A Czech Vet That's Ready to Rumble
Carmakers don't like to venture into new markets alone. Most strong-arm their trusty suppliers to come along for the ride to ensure that components will be up to par, even in remote locales. Yet the success of one Czech firm, the Brano Group, is an object lesson in how savvy local players can thrive when global giants venture into their territory.
Founded as an ironworks 140 years ago, Brano was turning out car door locks for Skoda when Volkswagen (VLKAY ) bought the Czech auto maker in 1991. "VW insisted on unbelievable increases in productivity and quality from the suppliers," recalls Brano's owner and CEO, Pavel Juricek. Many outfits failed to meet VW's standards and were either taken over by Western European suppliers or went out of business. But those that could hit VW's targets thrived. Based in Jablonec, in the northern Czech Republic, Brano now has annual revenues of $100 million from the sale of components such as pedals, handbrake levers, and doors.
In global terms, Brano is still a bit player. But its sales have risen eightfold since Juricek, 46, bought the company in 1995. Profit margins average 5% of sales. Besides Volkswagen, Brano's roster of clients now includes General Motor Corp.'s Opel subsidiary (GM ), DaimlerChrysler's Mercedes-Benz division (DCX ), and Russia's GAZ in Nizhny Novgorod. Last year, Juricek, a trained engineer and economist, opened an office in Detroit to supply door-locking systems to GM in the U.S.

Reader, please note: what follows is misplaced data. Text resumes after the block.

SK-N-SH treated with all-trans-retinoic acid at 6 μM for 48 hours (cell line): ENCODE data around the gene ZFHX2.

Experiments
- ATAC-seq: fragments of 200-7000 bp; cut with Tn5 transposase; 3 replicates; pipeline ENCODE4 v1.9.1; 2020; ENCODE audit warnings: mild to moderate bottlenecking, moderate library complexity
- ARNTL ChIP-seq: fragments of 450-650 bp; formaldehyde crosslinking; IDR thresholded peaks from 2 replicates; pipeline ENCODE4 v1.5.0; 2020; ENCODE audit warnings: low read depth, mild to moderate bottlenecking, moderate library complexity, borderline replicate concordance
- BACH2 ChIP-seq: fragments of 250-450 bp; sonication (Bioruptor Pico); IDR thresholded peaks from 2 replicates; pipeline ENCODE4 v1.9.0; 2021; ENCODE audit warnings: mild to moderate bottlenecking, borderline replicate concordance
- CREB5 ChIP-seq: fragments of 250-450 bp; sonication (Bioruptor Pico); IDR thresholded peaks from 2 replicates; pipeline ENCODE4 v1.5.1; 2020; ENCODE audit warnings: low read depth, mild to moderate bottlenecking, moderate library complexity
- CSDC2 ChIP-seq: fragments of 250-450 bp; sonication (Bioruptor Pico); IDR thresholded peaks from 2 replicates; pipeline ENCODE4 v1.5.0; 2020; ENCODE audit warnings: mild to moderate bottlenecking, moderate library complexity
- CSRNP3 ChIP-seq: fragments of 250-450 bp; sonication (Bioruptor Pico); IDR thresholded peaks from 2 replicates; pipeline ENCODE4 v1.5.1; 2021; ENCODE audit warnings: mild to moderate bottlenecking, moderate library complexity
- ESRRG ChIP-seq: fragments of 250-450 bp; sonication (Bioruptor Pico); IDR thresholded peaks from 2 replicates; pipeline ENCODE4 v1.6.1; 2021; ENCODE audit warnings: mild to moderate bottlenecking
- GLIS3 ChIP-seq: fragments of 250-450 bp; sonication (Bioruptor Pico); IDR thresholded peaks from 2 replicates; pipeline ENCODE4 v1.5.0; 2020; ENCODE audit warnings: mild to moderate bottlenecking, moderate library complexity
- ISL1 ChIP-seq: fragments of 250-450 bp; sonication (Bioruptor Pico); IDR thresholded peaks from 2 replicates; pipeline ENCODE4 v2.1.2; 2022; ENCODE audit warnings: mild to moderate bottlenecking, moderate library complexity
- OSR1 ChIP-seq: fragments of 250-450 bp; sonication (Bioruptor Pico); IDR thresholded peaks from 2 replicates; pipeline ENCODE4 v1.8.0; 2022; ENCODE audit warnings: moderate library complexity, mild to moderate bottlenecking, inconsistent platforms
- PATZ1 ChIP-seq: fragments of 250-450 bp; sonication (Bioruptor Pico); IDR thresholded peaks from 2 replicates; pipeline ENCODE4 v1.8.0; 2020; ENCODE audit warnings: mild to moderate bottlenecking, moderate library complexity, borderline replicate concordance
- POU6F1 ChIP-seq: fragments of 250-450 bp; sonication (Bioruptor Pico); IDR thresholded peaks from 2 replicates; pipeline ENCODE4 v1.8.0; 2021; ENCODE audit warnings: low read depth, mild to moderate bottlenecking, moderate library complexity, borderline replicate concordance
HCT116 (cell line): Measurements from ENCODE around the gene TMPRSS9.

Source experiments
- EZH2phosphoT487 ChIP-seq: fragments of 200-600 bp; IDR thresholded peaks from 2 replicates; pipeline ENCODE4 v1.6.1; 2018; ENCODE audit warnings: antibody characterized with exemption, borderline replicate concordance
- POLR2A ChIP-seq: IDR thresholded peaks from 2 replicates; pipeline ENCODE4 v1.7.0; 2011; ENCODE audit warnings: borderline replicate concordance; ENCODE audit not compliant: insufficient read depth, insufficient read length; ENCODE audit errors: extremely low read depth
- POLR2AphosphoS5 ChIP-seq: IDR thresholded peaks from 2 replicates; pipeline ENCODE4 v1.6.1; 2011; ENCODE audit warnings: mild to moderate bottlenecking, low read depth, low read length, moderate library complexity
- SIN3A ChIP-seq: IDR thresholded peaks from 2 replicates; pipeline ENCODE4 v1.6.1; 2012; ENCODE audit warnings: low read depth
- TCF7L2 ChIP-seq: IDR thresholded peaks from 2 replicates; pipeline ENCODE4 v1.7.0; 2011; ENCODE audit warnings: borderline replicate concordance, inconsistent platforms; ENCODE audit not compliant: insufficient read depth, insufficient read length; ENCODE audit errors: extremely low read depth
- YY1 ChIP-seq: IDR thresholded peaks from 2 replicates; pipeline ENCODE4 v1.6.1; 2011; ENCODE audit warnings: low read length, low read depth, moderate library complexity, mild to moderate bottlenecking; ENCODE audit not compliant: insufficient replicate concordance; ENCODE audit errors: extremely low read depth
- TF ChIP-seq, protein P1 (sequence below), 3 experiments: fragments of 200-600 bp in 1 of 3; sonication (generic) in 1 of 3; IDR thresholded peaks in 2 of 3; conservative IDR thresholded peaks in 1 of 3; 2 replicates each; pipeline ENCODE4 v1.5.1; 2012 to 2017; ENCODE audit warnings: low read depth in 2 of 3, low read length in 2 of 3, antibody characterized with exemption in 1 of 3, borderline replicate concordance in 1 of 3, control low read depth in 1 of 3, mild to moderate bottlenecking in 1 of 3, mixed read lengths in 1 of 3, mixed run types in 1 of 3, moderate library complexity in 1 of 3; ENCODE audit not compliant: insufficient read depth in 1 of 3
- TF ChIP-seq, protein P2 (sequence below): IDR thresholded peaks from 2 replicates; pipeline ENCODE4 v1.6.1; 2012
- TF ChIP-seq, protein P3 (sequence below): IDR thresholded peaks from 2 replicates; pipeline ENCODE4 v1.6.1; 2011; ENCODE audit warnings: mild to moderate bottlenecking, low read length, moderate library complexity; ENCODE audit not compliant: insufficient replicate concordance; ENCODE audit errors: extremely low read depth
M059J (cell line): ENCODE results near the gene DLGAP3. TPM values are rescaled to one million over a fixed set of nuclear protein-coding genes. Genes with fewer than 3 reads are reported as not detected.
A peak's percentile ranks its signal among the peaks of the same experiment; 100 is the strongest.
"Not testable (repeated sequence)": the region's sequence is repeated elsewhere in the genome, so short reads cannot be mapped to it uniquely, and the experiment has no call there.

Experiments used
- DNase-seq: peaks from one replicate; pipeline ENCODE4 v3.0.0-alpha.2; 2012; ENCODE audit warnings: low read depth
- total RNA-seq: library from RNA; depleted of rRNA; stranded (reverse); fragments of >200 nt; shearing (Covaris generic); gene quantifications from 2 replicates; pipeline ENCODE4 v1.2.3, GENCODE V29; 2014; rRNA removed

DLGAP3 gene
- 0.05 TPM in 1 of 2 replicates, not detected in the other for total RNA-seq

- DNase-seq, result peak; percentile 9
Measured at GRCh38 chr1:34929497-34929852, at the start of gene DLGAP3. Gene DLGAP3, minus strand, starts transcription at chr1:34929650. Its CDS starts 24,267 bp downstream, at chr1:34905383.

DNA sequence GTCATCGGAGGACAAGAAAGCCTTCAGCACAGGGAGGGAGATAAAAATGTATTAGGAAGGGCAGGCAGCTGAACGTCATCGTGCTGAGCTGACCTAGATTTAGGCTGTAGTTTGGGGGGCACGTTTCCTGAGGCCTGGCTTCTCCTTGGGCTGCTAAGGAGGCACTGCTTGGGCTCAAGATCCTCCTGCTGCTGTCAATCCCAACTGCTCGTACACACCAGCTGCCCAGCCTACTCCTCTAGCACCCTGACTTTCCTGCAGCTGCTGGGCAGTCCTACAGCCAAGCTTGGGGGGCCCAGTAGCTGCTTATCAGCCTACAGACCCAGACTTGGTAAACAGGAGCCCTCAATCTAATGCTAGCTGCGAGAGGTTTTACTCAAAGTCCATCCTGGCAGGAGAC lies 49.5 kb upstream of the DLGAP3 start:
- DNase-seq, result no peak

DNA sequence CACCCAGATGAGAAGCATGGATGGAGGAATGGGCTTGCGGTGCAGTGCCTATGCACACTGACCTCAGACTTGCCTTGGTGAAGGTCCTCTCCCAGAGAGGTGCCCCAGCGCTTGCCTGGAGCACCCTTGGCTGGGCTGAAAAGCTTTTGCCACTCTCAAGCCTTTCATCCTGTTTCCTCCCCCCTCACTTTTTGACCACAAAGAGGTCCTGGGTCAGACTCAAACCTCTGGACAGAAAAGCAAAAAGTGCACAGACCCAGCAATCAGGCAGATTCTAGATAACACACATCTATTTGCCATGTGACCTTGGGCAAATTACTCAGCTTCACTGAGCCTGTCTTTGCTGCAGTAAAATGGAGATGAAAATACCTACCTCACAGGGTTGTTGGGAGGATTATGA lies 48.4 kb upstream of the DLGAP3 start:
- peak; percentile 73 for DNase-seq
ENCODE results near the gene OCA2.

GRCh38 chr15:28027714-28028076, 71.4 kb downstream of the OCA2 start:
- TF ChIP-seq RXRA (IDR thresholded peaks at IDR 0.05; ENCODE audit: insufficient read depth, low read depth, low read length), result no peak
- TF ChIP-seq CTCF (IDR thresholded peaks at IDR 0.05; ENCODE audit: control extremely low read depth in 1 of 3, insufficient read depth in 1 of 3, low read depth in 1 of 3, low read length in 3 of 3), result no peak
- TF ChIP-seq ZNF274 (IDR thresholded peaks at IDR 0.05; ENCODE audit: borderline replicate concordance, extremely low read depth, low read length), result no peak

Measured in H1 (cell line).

With the Czechs set to join the European Union in 2004, a fresh wave of investment is pouring in. Many local companies dread going head-to-head with efficient Western European rivals. But Brano's boss isn't daunted. Neither are most of his 2,000 employees, who chose a pointy-eared lynx from 35 potential company mascots. "It's small, but quick and aggressive," says Juricek. "Like us."
By Christine Tierney in Prague